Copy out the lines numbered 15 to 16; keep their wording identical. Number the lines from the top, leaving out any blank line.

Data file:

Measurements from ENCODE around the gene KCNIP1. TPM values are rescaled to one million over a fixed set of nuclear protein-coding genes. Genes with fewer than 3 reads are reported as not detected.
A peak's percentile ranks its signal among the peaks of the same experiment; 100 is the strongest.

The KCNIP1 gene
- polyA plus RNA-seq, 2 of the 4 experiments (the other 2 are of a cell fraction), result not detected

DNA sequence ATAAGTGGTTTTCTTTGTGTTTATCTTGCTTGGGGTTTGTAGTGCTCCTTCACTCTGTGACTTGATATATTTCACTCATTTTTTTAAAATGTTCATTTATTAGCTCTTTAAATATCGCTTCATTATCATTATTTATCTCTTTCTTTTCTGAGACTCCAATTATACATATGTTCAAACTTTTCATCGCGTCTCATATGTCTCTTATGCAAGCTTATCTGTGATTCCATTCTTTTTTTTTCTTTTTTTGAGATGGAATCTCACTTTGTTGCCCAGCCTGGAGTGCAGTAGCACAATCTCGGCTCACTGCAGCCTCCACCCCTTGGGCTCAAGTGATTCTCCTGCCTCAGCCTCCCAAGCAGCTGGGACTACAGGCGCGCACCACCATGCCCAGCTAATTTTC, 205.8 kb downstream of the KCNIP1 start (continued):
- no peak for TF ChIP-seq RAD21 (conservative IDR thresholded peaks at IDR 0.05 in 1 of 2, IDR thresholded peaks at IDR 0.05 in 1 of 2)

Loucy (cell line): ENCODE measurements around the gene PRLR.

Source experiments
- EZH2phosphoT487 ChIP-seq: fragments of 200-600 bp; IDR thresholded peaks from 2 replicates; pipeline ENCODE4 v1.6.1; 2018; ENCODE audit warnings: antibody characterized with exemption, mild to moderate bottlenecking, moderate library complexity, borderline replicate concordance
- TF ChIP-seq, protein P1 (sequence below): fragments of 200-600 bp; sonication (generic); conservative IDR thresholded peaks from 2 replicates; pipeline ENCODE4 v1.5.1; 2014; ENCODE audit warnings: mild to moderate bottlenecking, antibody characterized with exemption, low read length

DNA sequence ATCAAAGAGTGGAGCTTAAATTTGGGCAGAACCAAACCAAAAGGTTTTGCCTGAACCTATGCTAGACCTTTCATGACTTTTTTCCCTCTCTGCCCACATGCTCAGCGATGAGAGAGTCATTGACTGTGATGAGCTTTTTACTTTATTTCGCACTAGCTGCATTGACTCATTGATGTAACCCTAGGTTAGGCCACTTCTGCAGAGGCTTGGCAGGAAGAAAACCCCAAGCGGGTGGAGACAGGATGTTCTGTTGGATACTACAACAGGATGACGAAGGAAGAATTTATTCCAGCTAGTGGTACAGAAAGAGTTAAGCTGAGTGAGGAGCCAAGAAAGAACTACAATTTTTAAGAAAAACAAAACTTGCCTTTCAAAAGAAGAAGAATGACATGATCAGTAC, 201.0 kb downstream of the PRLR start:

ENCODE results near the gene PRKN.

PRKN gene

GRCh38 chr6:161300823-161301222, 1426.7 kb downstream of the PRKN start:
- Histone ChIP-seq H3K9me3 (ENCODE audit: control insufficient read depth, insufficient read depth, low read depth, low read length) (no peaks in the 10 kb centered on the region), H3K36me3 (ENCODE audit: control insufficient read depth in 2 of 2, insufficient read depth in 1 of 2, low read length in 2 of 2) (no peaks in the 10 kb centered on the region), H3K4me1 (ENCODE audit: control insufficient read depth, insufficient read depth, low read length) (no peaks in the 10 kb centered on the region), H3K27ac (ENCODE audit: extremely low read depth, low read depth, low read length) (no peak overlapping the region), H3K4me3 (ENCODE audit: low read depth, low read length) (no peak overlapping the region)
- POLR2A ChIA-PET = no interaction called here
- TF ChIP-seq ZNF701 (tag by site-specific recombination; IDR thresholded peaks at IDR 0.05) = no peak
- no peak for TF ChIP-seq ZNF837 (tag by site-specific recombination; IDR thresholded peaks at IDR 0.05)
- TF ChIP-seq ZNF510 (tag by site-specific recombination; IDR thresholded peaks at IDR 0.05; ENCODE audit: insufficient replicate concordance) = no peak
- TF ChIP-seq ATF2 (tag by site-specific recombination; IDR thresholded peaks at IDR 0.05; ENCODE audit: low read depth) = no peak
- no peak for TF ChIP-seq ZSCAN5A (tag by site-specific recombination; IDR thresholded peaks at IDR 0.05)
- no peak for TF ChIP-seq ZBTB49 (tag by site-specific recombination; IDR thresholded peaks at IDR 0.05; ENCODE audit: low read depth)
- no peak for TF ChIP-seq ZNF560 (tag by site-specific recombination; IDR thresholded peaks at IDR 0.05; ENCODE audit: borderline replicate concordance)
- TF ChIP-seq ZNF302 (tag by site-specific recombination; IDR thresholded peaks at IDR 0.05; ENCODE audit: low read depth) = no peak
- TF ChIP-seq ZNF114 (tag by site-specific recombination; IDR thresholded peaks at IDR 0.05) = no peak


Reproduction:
- Histone ChIP-seq H3K9me3 (ENCODE audit: control insufficient read depth, insufficient read depth, low read depth, low read length) (no peaks in the 10 kb centered on the region), H3K36me3 (ENCODE audit: control insufficient read depth in 2 of 2, insufficient read depth in 1 of 2, low read length in 2 of 2) (no peaks in the 10 kb centered on the region), H3K4me1 (ENCODE audit: control insufficient read depth, insufficient read depth, low read length) (no peaks in the 10 kb centered on the region), H3K27ac (ENCODE audit: extremely low read depth, low read depth, low read length) (no peak overlapping the region), H3K4me3 (ENCODE audit: low read depth, low read length) (no peak overlapping the region)
- POLR2A ChIA-PET = no interaction called here